Young eyeing busy off-season at Ballyneety

Young eyeing busy off-season at Ballyneety


Traditionally, winter is seen as the quiet time of the golfing calendar. But for Gavin Young it could be the busiest as Ballyneety Driving Range gears up for a hectic off-season.

With a 31-bay floodlit driving range - 15 of which have Trackman - an indoor and outdoor teaching studio with Trackman 4 and excellent custom fitting facilities, Young will hope to have players swinging well and clubbing well this winter.

The Tipperary man has been immersed in golf all his life having attended school in Birr while holding membership in Birr Golf Club which is where he started his training before continuing his PGA qualifications in Adare Manor.

Now entering his fourth year as PGA Professional at Ballyneety Driving Range, he feels the facility has become the golfing hotspot in Limerick.

"I'm very fortunate to be here in Ballyneety, working under Donal McSweeney is great," said Young who won the Castle Pro-Am on the PGA in Ireland region this year.

"We were one of the first driving ranges in Ireland to get a Trackman range so it's a fantastic facility. We try to cater for everyone as much as we can and become the main place in the south west that people will travel to for lessons or for custom fittings.

"We have all the main brands here and we can fit and teach inside and outside, we like to think we have everyone catered for as best we can. I teach and custom fit everyday. I do more coaching than fitting but I cover all aspects from driver down to putter."

The Lorrha native always seemed destined for a career in the golf industry having dabbled in some part-time caddying when he was on his holidays from college. Young caddied in Rhode Island in the United States but also had stints on the bag of former Shamrock Rovers striker Stephen Grant on the Challenge Tour and EuroPro Tour from 2012 to 2017.

"I was over and back for a number of years when I was in college so I was part time during the summer holidays when I wasn't trying to play or compete in the national events so I would caddie for a mate of mine Stephen Grant if he had a free week or anything like that I would jump on the bag with him.

"I spent a summer caddying in Rhode Island and it was a good experience which was nice to see from that perspective."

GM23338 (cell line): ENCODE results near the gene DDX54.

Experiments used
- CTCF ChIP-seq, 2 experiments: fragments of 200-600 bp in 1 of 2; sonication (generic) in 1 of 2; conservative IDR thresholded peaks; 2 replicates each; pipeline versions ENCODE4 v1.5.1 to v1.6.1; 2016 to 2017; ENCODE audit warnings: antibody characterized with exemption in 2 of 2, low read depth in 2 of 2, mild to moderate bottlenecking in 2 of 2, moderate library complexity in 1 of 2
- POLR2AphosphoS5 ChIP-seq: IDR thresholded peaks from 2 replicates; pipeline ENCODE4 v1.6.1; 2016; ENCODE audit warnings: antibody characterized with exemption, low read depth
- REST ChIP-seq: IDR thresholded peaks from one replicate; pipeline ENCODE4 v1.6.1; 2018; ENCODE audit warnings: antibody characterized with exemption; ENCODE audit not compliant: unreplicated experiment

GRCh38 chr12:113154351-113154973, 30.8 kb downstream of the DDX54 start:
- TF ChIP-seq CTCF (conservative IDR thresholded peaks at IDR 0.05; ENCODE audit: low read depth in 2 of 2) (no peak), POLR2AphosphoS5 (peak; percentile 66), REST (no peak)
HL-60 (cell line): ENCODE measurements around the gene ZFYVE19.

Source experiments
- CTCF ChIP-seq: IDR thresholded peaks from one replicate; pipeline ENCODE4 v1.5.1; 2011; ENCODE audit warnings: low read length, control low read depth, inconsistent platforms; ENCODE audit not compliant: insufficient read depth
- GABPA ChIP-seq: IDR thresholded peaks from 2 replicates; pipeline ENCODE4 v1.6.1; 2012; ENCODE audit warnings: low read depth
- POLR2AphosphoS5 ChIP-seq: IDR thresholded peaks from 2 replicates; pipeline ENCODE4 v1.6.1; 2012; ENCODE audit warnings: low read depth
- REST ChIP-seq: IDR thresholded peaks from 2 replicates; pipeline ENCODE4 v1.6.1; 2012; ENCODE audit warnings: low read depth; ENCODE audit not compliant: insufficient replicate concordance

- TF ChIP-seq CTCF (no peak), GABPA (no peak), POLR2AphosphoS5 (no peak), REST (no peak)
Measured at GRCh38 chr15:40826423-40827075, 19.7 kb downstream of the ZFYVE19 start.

Gone are the days of empty driving ranges over winter or players casually hitting a few balls to 'keep the eye in' until the spring. Driving ranges are now flooded with people all undertaking winter programmes, swing changes and trying to get a head start on improving their golf ahead of the following year.

Young feels the increased technology in golf has helped PGA Professionals give lessons and develop a base of clients who are also reaping the benefits of the instant feedback and data available to them.

"We have two trackman four's so we have two guys teaching all day everyday and it's great for looking at ball flights and seeing what the player is doing and using the technology to verify everything with the instant feedback for the player. They can see if they are doing something wrong and then see the differences after changing. We can send them a screencast off Trackman at the end of the lesson on their email or Trackman account.

"With the Trackman monitors it tracks the ball flight with a radar which is great. It's great for lessons to be able to show them the data and what they can improve on to get a particular number or ball flight on the screen. To be fair we get a lot of people coming out here for lessons to avail of the technology and since Covid those numbers have gone up.

"Golf as a sport has benefited from Covid as have PGA coaches. A high percentage of my clients have recently taken up the game and they are all trying to improve and plenty of them are young people who are delving into golf.

"The floodlights are vitally important for us in the winter. We have all our bays almost full from half 5 to 9pm every night. You need that and the roof coming into he winter months and they are a massive addition for golfers around Limerick."

For many amateurs the lure of the YouTube quick fix can have limited results and eventually send them down down the wrong path and tie their swing up in knots. Young feels players should come to their PGA Professional because they can break down the golf swing into great detail while also keeping it simple and providing value for money.

"We are all qualified having come through as assistants and doing the training. The Youtube aspect can be great but can send you down a rabbit hole. The content they put out might be great for your friend but they don't apply to you or your swing characteristics and then you can get over confused.

"When males or females come in saying they've been online it's good because a PGA pro can fix it quickly and keep it simple. That's how a PGA pro can help you by breaking it down in more detail but keeping it simple for the player. Going to the PGA pro is the better case scenario."

For anyone interested in getting a lesson from Gavin, they can reach him on his Instagram page: @gavinyounggolfcoach


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